# A QCD as a classical field theory?

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1. Aug 5, 2017

### Sleuth

Hi everyone,

I have a question that, when came to me, sounded a bit silly to me as well, but then I realized, I myself maybe don't understand the logic behind this 100%, so why not discussing with you about it.

So my question is the following. Usually we are used to do quantum field theory starting from a classical lagrangian with classical fields (say electromagnetism), and then do our usual quantization proceedure, one way or another and get say qed.

Now when we look at electromagnetism, we can also study the classical field theory, and this already provides us with a lot of interesting information, for example the existence of electromagnetic waves. Similarly with gravity, that we still cannot quantize, we study the classical field theory and we get a lot of information on the dynamics including the existence of gravitational waves.

Now my silly question is, can we extract anything reasonable from qcd as a classical field theory? Or say yang mills in general. For example, would we find gluonic waves?

Clearly I understand very well that the difference between qcd and qed ist that we see phenomena of qcd only on very small scales (due to confinement) and somehow the theory and the phenomena we want to understand are naturally quantum phenomena. Moreover something like asymptotic freedom I guess makes sense only at the quantum level. Still, I was wondering if we can really exclude a priori that anything interesting can be extracted from classical qcd ( I should probably call it just cd, instead of qcd). Or said in other terms, suppose I didn't know about color confinement, asymptotic freedom and so on, and I just wanted to investigate classical yang mills theory for a given group SU(N). Would I be able to see some interesting physics compared to what I know from em and gravity, already at the classical level?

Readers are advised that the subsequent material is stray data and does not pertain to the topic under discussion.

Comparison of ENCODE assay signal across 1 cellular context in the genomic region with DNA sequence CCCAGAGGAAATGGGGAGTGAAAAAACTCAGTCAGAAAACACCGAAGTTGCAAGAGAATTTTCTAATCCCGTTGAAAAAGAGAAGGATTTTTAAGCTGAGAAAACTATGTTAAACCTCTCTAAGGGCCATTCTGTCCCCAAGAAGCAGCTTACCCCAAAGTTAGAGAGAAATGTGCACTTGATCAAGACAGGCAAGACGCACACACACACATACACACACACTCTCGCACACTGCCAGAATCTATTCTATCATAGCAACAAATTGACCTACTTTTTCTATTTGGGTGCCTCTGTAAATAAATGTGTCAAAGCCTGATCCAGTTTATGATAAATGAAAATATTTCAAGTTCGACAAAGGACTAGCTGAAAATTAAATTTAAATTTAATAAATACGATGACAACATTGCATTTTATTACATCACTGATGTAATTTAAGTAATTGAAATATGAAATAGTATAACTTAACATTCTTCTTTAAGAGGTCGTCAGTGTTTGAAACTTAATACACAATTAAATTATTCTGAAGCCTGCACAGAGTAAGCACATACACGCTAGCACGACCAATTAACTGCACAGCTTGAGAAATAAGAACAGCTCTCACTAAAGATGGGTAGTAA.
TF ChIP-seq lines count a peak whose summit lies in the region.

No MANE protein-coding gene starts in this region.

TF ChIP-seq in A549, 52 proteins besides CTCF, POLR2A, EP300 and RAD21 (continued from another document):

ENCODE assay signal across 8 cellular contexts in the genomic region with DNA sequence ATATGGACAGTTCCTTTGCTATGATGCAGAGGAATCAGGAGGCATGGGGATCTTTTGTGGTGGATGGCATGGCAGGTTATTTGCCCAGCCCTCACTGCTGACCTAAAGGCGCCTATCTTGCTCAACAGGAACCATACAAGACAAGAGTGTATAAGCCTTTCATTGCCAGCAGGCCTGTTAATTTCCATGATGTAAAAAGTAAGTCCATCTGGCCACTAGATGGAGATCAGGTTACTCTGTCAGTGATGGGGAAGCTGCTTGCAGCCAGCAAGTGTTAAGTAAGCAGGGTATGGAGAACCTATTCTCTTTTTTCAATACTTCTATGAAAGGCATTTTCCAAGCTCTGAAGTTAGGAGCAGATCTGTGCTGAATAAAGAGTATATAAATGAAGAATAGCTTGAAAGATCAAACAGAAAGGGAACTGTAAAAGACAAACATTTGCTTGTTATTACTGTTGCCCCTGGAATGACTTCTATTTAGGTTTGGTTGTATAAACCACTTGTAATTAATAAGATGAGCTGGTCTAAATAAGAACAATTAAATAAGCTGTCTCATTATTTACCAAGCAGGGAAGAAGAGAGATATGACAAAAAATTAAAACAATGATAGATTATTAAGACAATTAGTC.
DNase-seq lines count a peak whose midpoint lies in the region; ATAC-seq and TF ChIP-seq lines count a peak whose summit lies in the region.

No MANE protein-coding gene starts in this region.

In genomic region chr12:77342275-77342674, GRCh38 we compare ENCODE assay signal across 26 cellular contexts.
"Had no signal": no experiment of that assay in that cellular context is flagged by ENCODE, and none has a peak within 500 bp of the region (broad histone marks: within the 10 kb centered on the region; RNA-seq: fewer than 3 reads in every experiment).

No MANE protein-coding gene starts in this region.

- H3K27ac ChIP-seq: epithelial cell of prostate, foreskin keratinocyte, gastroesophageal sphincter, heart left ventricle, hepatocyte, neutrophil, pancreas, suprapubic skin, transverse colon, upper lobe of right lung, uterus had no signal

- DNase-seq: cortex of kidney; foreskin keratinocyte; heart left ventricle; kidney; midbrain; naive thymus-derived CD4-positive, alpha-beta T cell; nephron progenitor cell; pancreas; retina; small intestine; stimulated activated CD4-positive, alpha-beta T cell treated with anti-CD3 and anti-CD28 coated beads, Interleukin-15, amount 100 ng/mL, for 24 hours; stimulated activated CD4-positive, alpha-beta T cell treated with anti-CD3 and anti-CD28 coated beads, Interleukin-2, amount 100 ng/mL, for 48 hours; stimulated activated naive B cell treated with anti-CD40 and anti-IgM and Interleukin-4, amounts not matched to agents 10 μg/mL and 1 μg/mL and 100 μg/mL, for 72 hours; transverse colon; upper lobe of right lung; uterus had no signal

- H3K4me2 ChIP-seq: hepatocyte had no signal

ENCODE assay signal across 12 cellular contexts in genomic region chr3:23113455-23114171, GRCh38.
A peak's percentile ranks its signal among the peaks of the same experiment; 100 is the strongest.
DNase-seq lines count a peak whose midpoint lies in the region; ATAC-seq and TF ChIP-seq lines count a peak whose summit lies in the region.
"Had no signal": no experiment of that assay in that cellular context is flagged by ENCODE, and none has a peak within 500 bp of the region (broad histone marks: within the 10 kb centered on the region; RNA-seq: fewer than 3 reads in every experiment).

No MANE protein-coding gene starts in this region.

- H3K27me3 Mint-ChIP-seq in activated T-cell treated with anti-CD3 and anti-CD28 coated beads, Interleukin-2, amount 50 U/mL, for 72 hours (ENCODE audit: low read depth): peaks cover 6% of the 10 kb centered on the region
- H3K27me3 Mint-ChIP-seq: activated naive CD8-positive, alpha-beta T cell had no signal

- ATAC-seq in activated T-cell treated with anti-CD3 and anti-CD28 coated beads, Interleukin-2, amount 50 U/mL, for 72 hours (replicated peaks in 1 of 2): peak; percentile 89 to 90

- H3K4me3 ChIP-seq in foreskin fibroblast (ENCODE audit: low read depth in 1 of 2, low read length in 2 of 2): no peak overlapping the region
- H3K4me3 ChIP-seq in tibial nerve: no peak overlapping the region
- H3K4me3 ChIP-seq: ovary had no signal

Sleuth

2. Aug 5, 2017

### tom.stoer

We can.

The classical theory is just the classical limit of the quantum field theory, i.e. the zeroth order in certain approximations.

The main differences to QED are that 1) QCD has self-coupling gluons and 2) is strongly coupled at low energies. That means at low energies a free-field approximations is mathematically useless, and free plain waves do not exist in nature.

However we do know classical solutions = zeroth order approximations to QCD which are relevant in some calculations, e.g. instantons.

3. Aug 5, 2017

### king vitamin

Like pure classical electrodynamics, pure classical Yang-Mills theory is conformally invariant. You have massless classical gluon waves as your excitations, even if the coupling is very large.

Unlike pure QED, quantum Yang-Mills theory does not have conformal invariance. There is a "conformal anomaly" meaning quantum effects break the classical conformal symmetry, and there is a generation of an energy scale. The coupling is renormalized and quantum effects overwhelm the classical physics at low energy, so the classical theory isn't a good starting point for understanding IR physics.

4. Aug 6, 2017

### tom.stoer

Just for clarification: no plane waves b/c they do not solve the equations of motion. So the question is whether it really make sense to call the solution waves.

5. Aug 6, 2017

### king vitamin

That's a good point, which reminds me that the same question can be posed for gravitational waves in classical gravity in the strong-curvature limit. There's a section on the gravitational wave problem towards the end of MTW mentioning that these waves are not actually periodic, and that the plane wave is just a (useful) abstraction in a nonlinear theory. It seems they choose to adopt a terminology where you keep calling them waves at strong coupling.

6. Aug 6, 2017

### Sleuth

Thanks for the answers. So just to see if I understand your answers, the difference has to do mainly with the largeness of the coupling...?

Self coupling exists also in gravity, but we still talk about gravitational waves, at least in the linear regime (where the coupling is small and self coupling is not so important...). While of course if the coupling is too large, there is no linear approximation. On the other hand, in principle, given a Yang Mills theory (classical) there is no running and therefore no low- or high-energy couplings, there is only one coupling, which must be fixed from the experiment.

So one could imagine a maybe very academic exercise of studying classical Yang Mills theories with small couplings, as one would do for classical electromagnetism. There would still be a self coupling here, with the coupling constant would be small and one could do an expansion similar to gravity I guess...?

Cheers

7. Aug 6, 2017

### tom.stoer

Yes, you are right.

At vanishing (small) coupling g the classical vector potential Aa fulfills (approximately) a plane wave equation with zero (very small) coupling of different components a (a is the Lie-algebra index). This is a good starting point in the UV / asymptotic-freedom regime for a perturbative definition of QCD at small g, using free plane-wave states. It's useless in the IR / strong coupling regime with g of order one.